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# Vortex de Graff

"FryCo is not responsible for any mischief caused by its toys and games."
 (+4) [vote for, against]

I want to build a toy but I don't really know if it will work.

A Van de Graff generator collects either negative or positively charged particles on its sphere.
From what I've been able to determine this spherical shape is optimal but not exactly necessary because a simple one can be made from a pop can.
I wonder if it would be possible to cut a hole at the top and spin the entire sphere as the belt is running.
I can't see this spin causing the Van de Graff machine to not function so the only effect would be to tornado the air within the sphere.

(here's where the physics might be a bit off the rails)

If this charged spinning partial sphere were also designed to launch vortex rings and held ferrous particles within a container located at the center of the membrane which release as the toroid is launched...

...then wouldn't these particles be attracted to the sides of the sphere but, since unable to resist the force of the vortex, instead drag the opposite of the spheres' charge out and into the air with them?

If this is the case, then these particles should be repelled from one another and remain as far apart from one another as the dimensions of the ring allow, yet still be forced to invert.

Tornados make lightening depending on their internal conditions related to the surrounding air.
If the air within the Van de Graff machine were heated before launching and extremely dry compared to the air it travels through would the rotation of these charged particles continue to increase their charge until finding a ground?
Would the shape I describe act as a sort of Leyden jar capacitor?

If so, would it be possible to collect this energy in such a way that the distance between launch and discharge pull more electricity from the air than it takes to power the machine?
Not a perpetual motion machine by any means, all of that static had to come from some where, but maybe we could tap into it.

 — 2 fries shy of a happy meal, Apr 17 2017

vortex twins last awhile at swimming pool https://www.youtube...watch?v=pnbJEg9r1o8
[beanangel, Apr 19 2017]

First spectroscopic analysis of ball lightening captured on film. http://www.dailymai...ball-lightning.html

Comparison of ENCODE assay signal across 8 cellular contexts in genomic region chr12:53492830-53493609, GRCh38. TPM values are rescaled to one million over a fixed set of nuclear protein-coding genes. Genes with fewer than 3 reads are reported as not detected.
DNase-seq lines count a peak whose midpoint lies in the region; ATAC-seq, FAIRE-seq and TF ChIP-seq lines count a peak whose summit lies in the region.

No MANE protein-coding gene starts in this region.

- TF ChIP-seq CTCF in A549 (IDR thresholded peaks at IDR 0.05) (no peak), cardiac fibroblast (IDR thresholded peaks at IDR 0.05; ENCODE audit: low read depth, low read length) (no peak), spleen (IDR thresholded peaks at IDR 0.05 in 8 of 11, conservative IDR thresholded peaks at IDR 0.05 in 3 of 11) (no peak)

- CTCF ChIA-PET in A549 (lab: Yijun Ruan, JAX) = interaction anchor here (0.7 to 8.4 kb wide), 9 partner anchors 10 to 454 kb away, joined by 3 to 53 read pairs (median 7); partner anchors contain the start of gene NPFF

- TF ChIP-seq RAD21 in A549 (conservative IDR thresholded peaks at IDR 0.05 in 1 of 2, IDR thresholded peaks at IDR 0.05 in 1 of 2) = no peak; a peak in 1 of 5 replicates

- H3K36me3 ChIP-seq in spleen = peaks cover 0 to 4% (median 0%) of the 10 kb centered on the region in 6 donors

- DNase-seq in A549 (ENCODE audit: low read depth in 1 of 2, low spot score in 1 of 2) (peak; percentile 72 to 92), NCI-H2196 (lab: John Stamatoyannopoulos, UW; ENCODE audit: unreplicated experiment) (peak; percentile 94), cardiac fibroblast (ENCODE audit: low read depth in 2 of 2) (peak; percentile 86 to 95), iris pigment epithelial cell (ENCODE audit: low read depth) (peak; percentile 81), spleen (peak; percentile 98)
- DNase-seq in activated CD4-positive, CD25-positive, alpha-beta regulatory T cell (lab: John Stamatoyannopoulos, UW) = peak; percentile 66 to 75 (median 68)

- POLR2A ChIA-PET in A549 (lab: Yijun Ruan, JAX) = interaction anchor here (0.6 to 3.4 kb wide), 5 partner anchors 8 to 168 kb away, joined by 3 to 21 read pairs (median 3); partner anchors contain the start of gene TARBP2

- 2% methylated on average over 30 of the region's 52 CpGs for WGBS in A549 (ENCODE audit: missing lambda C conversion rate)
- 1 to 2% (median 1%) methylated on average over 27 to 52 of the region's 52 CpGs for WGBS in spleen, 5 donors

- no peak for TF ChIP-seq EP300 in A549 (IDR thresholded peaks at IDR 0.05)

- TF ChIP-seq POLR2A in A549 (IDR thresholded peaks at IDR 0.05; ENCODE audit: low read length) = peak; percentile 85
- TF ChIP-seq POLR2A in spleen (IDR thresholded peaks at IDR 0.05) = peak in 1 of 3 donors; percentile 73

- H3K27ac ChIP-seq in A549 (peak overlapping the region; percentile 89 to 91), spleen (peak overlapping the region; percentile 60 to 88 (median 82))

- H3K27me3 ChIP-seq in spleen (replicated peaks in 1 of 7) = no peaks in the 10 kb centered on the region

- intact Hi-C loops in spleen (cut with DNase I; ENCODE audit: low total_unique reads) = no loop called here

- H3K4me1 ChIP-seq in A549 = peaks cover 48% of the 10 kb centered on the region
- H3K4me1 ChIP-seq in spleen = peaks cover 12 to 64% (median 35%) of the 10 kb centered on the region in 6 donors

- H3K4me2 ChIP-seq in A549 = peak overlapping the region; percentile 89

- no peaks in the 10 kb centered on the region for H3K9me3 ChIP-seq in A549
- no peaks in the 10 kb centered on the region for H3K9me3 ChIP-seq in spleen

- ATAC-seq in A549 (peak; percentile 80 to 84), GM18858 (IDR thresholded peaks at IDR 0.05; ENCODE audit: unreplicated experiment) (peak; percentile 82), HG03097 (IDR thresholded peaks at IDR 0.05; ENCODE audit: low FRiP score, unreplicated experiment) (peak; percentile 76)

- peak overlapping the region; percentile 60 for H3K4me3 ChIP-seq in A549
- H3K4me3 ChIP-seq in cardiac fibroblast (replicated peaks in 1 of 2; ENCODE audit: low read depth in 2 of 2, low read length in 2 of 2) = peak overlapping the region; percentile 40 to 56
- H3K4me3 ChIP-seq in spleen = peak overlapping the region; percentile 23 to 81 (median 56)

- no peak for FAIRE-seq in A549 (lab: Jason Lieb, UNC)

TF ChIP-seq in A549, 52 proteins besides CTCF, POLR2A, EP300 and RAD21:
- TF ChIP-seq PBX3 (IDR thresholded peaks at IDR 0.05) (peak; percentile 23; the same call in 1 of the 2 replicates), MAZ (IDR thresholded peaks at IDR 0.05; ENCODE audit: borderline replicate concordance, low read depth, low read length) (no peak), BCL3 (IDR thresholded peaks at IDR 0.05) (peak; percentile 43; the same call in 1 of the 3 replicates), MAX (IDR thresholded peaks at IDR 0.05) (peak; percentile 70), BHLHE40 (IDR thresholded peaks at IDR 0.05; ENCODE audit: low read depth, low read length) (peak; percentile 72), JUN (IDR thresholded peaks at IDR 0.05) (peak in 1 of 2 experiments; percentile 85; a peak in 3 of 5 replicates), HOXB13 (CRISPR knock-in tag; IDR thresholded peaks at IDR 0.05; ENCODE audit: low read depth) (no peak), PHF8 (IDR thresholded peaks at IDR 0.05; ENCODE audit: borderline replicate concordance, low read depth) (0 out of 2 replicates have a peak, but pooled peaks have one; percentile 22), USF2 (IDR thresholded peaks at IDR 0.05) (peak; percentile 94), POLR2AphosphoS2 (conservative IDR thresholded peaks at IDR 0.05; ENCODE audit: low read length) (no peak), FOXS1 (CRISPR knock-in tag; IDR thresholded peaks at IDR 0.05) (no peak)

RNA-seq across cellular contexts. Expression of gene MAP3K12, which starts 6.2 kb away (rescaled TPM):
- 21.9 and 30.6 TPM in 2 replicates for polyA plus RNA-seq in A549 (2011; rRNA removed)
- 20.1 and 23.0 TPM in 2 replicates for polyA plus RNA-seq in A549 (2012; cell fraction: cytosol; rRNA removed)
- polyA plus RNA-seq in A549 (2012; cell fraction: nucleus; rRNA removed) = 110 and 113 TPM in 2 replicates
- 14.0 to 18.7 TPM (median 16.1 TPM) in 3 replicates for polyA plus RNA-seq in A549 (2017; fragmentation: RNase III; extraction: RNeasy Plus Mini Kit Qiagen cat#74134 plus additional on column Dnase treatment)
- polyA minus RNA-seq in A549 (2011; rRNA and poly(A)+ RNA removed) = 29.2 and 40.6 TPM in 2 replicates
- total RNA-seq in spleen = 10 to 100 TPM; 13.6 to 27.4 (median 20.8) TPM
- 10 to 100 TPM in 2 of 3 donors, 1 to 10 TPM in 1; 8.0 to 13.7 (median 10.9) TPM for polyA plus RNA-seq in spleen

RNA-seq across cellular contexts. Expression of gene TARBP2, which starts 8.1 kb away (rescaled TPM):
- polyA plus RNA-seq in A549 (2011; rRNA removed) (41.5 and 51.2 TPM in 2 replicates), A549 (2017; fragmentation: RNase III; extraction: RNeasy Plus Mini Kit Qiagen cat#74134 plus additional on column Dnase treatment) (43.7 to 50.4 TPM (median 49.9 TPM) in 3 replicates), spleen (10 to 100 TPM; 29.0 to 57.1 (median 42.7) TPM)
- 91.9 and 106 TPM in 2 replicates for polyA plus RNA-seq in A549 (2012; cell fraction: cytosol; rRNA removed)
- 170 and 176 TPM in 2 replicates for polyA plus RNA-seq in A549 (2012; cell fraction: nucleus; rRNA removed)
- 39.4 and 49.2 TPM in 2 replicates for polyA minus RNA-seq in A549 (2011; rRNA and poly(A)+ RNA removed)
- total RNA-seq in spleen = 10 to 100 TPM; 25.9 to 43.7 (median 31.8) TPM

[2 fries shy of a happy meal, Apr 26 2017]

Wouldn't your infallible ability to visualize machines in operation provide a straightforward way of understanding what will happen here?
 — MaxwellBuchanan, Apr 17 2017

 if I did not misunderstand completely, you want to make a van de graff generator, then have it fling lightning capable,electron-surplused, rotating, helicopter circles (X) off the top, and are wondering if the flying (X) will make sparks when they strike something?

I think that could be a thing.
 — beanangel, Apr 17 2017

 Well... I can't visualize electricity and I already know my ability to visualize widgets isn't infallible, just well developed, so... no.I'm totally shooting from the hip with this one.

 It's been theorized that there is a correlation between the vortices caused by the rapid cooling of air surrounding lightning strikes and ball lightning.If a vortex ring can store a charge and if the inversion itself generates that charge, then I picture a vortex ring that will eventually create a plasma until it touches something.

 While researching lightning I learned that positive bolts are far more rare and far more powerful than negative bolts. I also learned that sometimes ball lightning is harmless and sometimes it'll melt your concrete.

 This got me to wondering if the destructive ball lightning might hold a positive rather than negative charge and account for the difference in power.

 If the vortex rings amplify as they travel it would also eventually make for a EMP device which doesn't decrease in power at a square of the distance between target and launcher... but that's for another day.

I just want to make the garage version for now and see if I can get electricity to cross a room trapped in a doughnut.
 — 2 fries shy of a happy meal, Apr 17 2017

The belt touches the sphere. Isn't this the same as running the belt faster? or do the charges on the belt actually see a different charge environment on the moving sphere? Nice question.
 — wjt, Apr 18 2017

 I likes. And wind can move plasma! Many science museums have the Jacob's Ladder type apparatus with a brass handled interior fan. Hard working visitors can turn the fan and produce a downdraft capable of preventing the ascent of the arc.

I think the charged particles produced by the generator would not zap objects in their path but rather stick to them. I have experimental evidence for this with tiny Styrofoam beanbag fill.
 — bungston, Apr 18 2017

 "If the vortex rings amplify as they travel" You might really like the image of a double vortex soliton traveling through a swimming pool at the [link]

my perception is that the super skinny part of the O-v-O might be rotating at a heightened velocity. Not sure what that means from an electrical perspective though.
 — beanangel, Apr 19 2017

 //I think the charged particles produced by the generator would not zap objects in their path but rather stick to them//

 Debatable: I imagine a vdgg produces a much more powerful electrostatic charge than a clothes dryer. But, how much charge can a small object reasonably hold ?

[+]
 — FlyingToaster, Apr 20 2017

Interesting. Scientists in China have filmed ball lightening for the first time [link], and it appears that elements in the dirt play a role.
<later edit>
I wonder what the effect would be of leap-frogging votex rings having the same or dissimilar charge?
 — 2 fries shy of a happy meal, Apr 26 2017

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